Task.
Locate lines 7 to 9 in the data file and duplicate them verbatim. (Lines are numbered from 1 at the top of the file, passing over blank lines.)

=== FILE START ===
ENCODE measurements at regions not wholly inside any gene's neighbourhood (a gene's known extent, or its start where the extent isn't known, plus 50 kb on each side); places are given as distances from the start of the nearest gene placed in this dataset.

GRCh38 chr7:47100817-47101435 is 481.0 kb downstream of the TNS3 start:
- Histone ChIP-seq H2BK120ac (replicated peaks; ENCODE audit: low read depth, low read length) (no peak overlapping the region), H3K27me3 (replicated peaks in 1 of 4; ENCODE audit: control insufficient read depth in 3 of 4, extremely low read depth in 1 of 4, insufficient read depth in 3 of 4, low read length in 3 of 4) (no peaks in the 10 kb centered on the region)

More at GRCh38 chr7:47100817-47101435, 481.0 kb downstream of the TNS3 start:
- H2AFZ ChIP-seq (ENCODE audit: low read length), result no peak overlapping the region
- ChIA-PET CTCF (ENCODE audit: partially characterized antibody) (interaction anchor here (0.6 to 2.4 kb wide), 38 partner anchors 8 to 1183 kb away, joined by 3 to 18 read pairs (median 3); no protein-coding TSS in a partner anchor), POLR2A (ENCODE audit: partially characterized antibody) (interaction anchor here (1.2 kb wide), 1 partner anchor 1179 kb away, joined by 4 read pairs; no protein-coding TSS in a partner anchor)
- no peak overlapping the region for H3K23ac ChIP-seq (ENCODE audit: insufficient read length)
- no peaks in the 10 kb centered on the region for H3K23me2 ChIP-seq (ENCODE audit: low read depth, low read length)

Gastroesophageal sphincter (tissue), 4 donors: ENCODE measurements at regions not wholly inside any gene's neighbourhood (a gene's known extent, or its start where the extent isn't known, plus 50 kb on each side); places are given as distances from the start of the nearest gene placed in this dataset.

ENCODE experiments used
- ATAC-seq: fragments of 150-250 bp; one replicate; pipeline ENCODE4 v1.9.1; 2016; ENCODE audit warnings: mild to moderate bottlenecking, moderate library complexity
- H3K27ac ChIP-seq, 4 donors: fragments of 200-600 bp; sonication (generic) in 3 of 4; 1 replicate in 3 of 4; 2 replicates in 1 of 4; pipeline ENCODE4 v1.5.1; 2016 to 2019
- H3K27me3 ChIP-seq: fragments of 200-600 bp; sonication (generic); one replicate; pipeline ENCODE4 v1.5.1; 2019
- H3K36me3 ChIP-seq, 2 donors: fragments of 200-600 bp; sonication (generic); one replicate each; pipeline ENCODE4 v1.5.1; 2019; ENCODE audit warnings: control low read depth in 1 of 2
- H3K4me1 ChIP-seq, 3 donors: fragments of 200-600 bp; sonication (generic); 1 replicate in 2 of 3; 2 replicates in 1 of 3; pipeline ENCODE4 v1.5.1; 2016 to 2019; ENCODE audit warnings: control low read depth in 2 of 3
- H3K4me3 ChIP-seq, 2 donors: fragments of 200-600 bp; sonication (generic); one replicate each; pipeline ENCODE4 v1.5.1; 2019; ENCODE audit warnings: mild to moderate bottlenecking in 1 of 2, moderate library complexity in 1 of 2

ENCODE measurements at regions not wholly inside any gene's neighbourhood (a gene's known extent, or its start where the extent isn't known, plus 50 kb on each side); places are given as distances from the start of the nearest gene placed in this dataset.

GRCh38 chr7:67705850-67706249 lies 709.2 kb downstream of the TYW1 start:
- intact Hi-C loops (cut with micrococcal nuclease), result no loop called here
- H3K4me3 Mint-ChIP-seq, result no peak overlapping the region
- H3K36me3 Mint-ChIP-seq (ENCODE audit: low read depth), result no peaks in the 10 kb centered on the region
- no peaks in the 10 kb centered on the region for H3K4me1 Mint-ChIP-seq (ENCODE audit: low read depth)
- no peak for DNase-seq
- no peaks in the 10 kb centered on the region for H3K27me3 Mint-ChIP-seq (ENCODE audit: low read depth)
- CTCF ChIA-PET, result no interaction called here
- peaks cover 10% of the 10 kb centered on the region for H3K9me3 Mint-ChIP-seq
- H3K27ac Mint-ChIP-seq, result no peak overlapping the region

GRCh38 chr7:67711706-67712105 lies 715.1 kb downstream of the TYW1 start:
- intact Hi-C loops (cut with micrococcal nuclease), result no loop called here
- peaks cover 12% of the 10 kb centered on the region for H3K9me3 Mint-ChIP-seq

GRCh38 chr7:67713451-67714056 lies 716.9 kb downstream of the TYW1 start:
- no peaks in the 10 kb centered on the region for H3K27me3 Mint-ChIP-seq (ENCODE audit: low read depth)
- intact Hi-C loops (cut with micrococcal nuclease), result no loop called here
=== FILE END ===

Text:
- no peak overlapping the region for H3K23ac ChIP-seq (ENCODE audit: insufficient read length)
- no peaks in the 10 kb centered on the region for H3K23me2 ChIP-seq (ENCODE audit: low read depth, low read length)

Gastroesophageal sphincter (tissue), 4 donors: ENCODE measurements at regions not wholly inside any gene's neighbourhood (a gene's known extent, or its start where the extent isn't known, plus 50 kb on each side); places are given as distances from the start of the nearest gene placed in this dataset.